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Rahul Gandhi might grow old waiting for generational change in Congress

Akash Bisht | Updated on: 10 February 2017, 1:51 IST

Congress Vice-President Rahul Gandhi's idea of giving more representation to the youth in assembly elections is not being implemented as per his wishes. The Assembly elections of 2016 is a case in point. While the formula has fared well in Assam, it has fallen flat in West Bengal where the average age of Congress candidates is 65 years. In fact, one Congress candidate in West Bengal is aged 91.

Even in Kerala, only 22 candidates out of 83 are below the age of 40. However the national president of NSUI, Roji John, has been given a ticket from Angamaly.

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It seems chief minister Oommen Chandy has had a major say in candidate selection since four tainted ministers were given tickets despite opposition from state party president and high command on charges of graft.

The Congress vice president has on multiple occasions reiterated the need for allotting tickets to youth with a clean record. But in its attempts to choose winnable candidates, the party had to go against his wishes. Those close to him claim that Rahul Gandhi is of the opinion that young faces should be allowed to contest and in case they lose, they should be allowed to work in the area. This he believed could eventually help them win elections in future.

Considering that the party is in no position to form the government in Tamil Nadu and West Bengal, Rahul sympathisers claim that this formula could have worked and help these young faces gain popularity in their respective constituencies. However, the trend suggests that there are not many takers for Rahul's formula.

Senior Congress leaders claim that Rahul has to take blame as he does have a say in the allocation of tickets. "Nothing gets approved without his consent and to say that he is unaware of the ticket distribution process would be unfair," says a senior Congress leader.

West Bengal overrules Rahul Gandhi

Reportedly, the West Bengal unit of the party could not adhere to Rahul's diktat since they have a handful of seats to contest and there was no room for experimentation. "Old is gold. They have experience and acceptance," said Adhir Ranjan Chowdhury, President, West Bengal Pradesh Congress Committee.

He cited example of 91-year-old Gyan Singh Sohanpal who fought his first election in 1962 and has been a Congress MLA for ten terms. "He is in huge demand in Kharagpur and we can't replace him because chances of him retaining the seat are quite high. Similarly, in other constituencies, chances of veterans is high and we didn't want to take any risk by introducing new faces," Chowdhury said.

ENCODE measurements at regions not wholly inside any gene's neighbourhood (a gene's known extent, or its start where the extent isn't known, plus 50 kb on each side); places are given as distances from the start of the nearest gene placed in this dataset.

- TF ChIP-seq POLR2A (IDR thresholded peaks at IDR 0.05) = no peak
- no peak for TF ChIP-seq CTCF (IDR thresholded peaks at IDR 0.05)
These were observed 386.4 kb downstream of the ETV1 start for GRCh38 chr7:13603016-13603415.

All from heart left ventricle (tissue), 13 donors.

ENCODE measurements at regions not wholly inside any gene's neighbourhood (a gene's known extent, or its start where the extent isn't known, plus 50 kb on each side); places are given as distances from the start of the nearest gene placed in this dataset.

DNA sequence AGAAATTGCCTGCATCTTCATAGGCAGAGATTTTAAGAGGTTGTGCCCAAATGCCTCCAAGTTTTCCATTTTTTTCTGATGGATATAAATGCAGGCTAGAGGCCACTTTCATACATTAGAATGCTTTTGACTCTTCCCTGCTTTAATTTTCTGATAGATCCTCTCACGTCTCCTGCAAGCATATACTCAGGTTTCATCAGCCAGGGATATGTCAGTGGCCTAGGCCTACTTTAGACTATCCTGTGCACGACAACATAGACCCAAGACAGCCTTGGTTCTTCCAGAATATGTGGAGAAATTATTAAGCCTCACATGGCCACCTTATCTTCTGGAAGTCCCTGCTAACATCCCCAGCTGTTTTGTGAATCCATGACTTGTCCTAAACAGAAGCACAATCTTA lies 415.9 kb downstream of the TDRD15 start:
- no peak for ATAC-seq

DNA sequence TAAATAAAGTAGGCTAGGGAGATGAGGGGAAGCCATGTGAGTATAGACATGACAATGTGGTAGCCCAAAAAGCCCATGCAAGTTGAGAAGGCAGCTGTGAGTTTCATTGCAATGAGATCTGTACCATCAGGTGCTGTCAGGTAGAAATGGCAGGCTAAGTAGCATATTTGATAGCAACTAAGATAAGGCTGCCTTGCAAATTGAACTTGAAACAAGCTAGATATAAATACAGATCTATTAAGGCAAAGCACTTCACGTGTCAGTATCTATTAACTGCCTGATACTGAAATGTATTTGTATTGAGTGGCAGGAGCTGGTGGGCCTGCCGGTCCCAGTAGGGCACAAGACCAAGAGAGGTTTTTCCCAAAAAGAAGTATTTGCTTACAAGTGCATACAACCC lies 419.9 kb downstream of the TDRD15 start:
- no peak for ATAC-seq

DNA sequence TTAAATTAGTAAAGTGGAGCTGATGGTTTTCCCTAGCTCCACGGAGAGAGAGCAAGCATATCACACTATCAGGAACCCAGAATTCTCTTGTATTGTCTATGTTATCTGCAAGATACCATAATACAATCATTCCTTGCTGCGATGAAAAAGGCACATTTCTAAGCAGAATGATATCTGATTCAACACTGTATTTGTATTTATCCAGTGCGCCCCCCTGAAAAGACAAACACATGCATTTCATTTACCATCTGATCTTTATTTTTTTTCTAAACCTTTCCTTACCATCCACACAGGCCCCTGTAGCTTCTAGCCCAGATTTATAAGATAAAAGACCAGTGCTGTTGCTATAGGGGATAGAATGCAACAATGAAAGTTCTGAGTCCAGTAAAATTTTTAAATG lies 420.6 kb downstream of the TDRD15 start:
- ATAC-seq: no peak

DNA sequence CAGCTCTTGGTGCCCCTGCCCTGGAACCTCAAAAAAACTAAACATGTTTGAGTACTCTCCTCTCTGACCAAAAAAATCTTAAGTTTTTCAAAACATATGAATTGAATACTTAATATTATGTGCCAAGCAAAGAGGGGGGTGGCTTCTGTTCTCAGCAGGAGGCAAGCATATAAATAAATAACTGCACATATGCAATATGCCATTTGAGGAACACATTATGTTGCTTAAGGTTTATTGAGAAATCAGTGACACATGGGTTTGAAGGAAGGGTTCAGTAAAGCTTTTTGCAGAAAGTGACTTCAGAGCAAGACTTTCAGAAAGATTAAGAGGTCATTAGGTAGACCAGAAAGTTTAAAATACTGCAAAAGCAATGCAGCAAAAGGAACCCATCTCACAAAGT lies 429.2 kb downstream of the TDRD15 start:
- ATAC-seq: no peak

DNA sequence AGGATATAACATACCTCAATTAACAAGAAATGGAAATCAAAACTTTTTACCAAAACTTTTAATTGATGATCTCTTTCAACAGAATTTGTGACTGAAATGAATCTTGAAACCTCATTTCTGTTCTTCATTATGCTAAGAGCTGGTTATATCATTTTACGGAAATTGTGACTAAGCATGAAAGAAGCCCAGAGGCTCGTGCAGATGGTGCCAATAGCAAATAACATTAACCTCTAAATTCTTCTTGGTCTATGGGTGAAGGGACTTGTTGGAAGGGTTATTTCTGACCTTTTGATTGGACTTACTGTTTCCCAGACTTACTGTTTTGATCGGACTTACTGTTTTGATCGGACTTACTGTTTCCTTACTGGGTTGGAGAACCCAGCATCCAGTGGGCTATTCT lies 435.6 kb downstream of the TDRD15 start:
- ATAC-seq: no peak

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Meanwhile, in Assam, the party has fielded 40% young leaders which many believe was influenced by the party vice-president. But veterans have not been left out and 20 candidates with average age of 60 and three candidates above 85 years are contesting.

Another senior party leader said that Rahul Gandhi is trying to accommodate new faces but his suggestions are being stone-walled by the state leadership because of the winability factor. However, he says that the party had to tread cautiously in these Assembly elections since they have aligned with other regional outfits and only those with greater chances of winning were chosen.

Rahul Gandhi has been very keen on ushering in a generational change in the grand old party and giving it a makeover. Unlike party president Sonia Gandhi, his core team has a large youth representation. In fact, his decision to consult young leaders has been a point of contention among the party veterans who were ruling the roost till Gandhi scion took over.

In Kerala, only one fourth of the candidates declared so far are under 40 years of age

In 2014, after the party suffered a humiliating defeat, a section of senior Congress leaders questioned Rahul's leadership qualities and blamed him for the debacle. Several senior leaders including GK Vasan, Jayanthi Natarajan, Natwar Singh, Bhanwar Lal Sharma, TH Mustafa, Gufran Azam, among other quit the party citing Rahul Gandhi's working style. While quitting the party, Natwar Singh had quipped, "For politics, you must have fire in your belly. I don't think he has that fire."

In fact, rising voice of dissent forced the party to form a committee to probe reasons for the 2014 poll debacle. As expected, the committee gave a clean chit to Rahul Gandhi and claimed that the reasons for Congress defeat were something else. Even now, the senior leadership of the party is not convinced whether Rahul can really take on Prime Minister Narendra Modi in 2019.

Meanwhile, it is very unlikely that Rahul's vision of infusing young blood into the party can be implemented any time soon. It seems that the Gandhi scion would have to wait till the party is in the position to take the risk of experimenting with youth at the cost of upsetting some veterans.

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First published: 6 April 2016, 7:34 IST